My father hasn’t really eaten a meal in about 6 weeks. He told Nora yesterday that the fungal phenmonia and leukemia wasn’t taking him fast enough. He told her he was now intentionally starving himself, as that would be quicker. We will make no further attempts to make him eat.
At this point, it might be difficult to even get him to take medicine. We’ll learn quite a bit more as each day progresses.
The last few days he has become increasing uncomfortable in the bed. However, we hasn’t said anything the last 24 hours. Being asleep is a good thing in that respect. He has no pain.
His breathing is very swallow. Eventually it will stop and my father will be gone to a better place.
I’ve noticed that while I’ve been strong over the last two weeks, that the pressure and strain is slowly starting to get to me. Certainly the lack of sleep hasn’t helped.
I’ve never, for one moment, expected him to pull through this. I’m well aware of what the doctors said regarding his timeline. However, I’m been very focused on being his caregiver – trying to get some bites of food and liquid in him, checking on the humidifier level, checking the oxygen situation, constantly checking on when the next medication was to be given, giving him the breathing treatment, running the i.v., etc – that I have not had time to step back and grasp the total situation.
While others began their mourning process a few weeks ago, I am just entering mine.
It hit me hard early this morning and I stood outside and cried for 5 minutes straight. I’ll never hear his clear voice again; now it will only be whispers, if that. I’ll never be able to ask him directions on how to get somewhere. We’ll never be able to enjoy a good raw beef sandwich together with a huge mound a lean ground beef, smoothered in raw onion and sprinkled with lots of salt and pepper. We’ll never get in the car together and take a nice drive; something we’ve done thousands of times before. I’ll never hear him laugh again. I’ll never show him what he did wrong on the computer again and how he messed up his email account. I’ll never see him walk into a room again and see his shining face. I’ll never be able to talk to him about anything together or sit with him and listen to talk radio. I’ll never be able to receive a good hug from him and hear him tell me that he loves me.
My father and I will never sit in lodge together, at least not on earth anymore. Someday we’ll sit in the all glorious and celestrial lodge above. Dad was a dedicated and faithful member of the Masonic fraternity since 1953. He was always there for me during my Masonic career. Ironically, he only missed my 1st degree in Palestine Lodge #189, as he had pnemonia and couldn’t attend. He was there every year for installation as I moved through the chairs. He was there when I was installed Worshipful Master of Palestine Lodge and presented me a beautiful Masonic watch. My father in law at the time, Fred Gross, present me a handmade gavel. I quickly rapped up the lodge and instructed Past Master Dan Stone to escort my father to the East. At that point I handed my father the gavel and turned the lodge over to him. There before about 150 Masons my father wrapped the gavel once, seating the lodge. Dan Stone, now a minister, will conduct my father’s final service when the time comes.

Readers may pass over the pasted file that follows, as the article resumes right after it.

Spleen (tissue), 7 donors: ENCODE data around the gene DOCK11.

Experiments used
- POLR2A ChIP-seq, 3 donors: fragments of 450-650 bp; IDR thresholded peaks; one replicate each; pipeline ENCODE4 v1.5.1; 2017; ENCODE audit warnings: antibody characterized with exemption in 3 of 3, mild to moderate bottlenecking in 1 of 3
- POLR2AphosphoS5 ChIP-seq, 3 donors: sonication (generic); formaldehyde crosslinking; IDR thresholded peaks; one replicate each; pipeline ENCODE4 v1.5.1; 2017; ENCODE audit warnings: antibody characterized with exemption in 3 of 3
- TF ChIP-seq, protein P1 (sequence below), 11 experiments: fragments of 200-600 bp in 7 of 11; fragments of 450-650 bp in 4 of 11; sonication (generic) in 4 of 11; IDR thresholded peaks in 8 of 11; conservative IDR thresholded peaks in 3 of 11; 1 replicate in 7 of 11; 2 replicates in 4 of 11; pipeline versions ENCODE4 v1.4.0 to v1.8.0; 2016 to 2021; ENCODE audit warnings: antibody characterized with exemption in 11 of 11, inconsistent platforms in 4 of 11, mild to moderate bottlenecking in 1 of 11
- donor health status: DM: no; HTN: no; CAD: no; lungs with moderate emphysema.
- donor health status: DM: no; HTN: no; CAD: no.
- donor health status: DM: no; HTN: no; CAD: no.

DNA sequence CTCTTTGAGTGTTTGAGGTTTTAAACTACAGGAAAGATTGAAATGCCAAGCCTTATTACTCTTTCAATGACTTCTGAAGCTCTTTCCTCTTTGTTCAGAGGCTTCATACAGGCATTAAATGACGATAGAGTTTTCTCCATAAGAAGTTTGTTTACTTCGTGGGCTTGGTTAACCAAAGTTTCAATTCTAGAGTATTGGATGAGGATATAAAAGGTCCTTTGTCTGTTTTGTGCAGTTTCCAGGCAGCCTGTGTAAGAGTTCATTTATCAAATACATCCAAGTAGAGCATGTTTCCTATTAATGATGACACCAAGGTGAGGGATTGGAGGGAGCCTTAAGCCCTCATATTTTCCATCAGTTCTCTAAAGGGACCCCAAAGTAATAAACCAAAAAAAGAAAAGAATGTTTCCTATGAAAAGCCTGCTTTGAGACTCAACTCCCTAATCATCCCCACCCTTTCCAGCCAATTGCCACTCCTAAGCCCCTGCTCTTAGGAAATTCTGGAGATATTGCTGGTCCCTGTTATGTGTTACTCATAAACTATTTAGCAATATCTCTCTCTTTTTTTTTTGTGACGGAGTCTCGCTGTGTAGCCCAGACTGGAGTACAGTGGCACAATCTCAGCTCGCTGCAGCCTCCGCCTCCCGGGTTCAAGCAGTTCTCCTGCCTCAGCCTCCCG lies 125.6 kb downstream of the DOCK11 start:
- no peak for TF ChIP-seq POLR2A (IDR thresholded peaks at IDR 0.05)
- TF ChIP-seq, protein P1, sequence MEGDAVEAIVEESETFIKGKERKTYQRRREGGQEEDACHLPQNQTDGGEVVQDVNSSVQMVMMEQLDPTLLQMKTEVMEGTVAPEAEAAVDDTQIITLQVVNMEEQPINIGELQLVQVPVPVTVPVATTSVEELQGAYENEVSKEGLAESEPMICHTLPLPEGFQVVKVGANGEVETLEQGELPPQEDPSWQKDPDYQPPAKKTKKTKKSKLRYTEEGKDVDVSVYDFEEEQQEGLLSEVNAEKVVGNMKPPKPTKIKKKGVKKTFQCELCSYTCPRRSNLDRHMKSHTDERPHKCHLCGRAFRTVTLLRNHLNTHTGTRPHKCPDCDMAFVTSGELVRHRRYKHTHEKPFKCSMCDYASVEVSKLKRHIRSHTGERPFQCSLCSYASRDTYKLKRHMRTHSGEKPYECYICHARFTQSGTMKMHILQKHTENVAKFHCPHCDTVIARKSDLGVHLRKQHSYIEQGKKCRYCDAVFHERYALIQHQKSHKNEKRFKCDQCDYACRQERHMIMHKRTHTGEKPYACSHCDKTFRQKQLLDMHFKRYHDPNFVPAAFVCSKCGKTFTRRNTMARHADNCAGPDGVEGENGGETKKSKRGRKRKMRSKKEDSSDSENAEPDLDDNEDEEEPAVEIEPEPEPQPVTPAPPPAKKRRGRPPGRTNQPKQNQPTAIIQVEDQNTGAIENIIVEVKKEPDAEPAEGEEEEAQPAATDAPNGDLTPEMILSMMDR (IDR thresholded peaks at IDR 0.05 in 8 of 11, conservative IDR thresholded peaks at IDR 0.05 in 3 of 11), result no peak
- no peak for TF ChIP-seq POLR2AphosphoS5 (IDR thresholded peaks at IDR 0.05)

Looking back, my father and I, sat together in lodge for the last time, about 2 years ago, when he was presented his 50 year membership pin and certificate.
Back in 1983, I joined the York Rite and received my first degrees in Baltimore Royal Arch Chapter #40. At that time, the secretary of the lodge was Norman G. Williams, a man both my father and I became very close with. Baltimore Chapter held a dinner before each meeting. My father and I always attended together. We often talked about that. My Dad was there when my son was installed Master Councilor of Palestine Order of DeMolay and was there when my son was installed State Marshall. He and I were charter members of Pride of Baltimore Royal Ark Marniner Lodge #7 and Southern Cross Council #264 of the Allied Masonic Degrees. He was there when I was installed Sovereign Master of Southern Cross. We took our Scottish Rite degrees together. He was always there for me. I know that Norman G. Williams and Fred Gross are waiting for him now, eagerly awaiting the moment when they can sit in lodge together forever.
He’ll never meet his great grandson who willl carry his first name as his middle name. Jackson Reverdy Orrell will never have the pleasure of sitting on his lap and being teased, as all the children in the family have. Dad was so happy and proud to learn that Sara and Reb were expecting.
Everyone of us are about to loose something very precious – the love and company of my father. Baby Jackson will only know his great grandfather through photos, stories, and the ‘Reverdy’ tree which will be planted in his front yard.
Perhaps baby Jackson will suffer the greatest loss of all.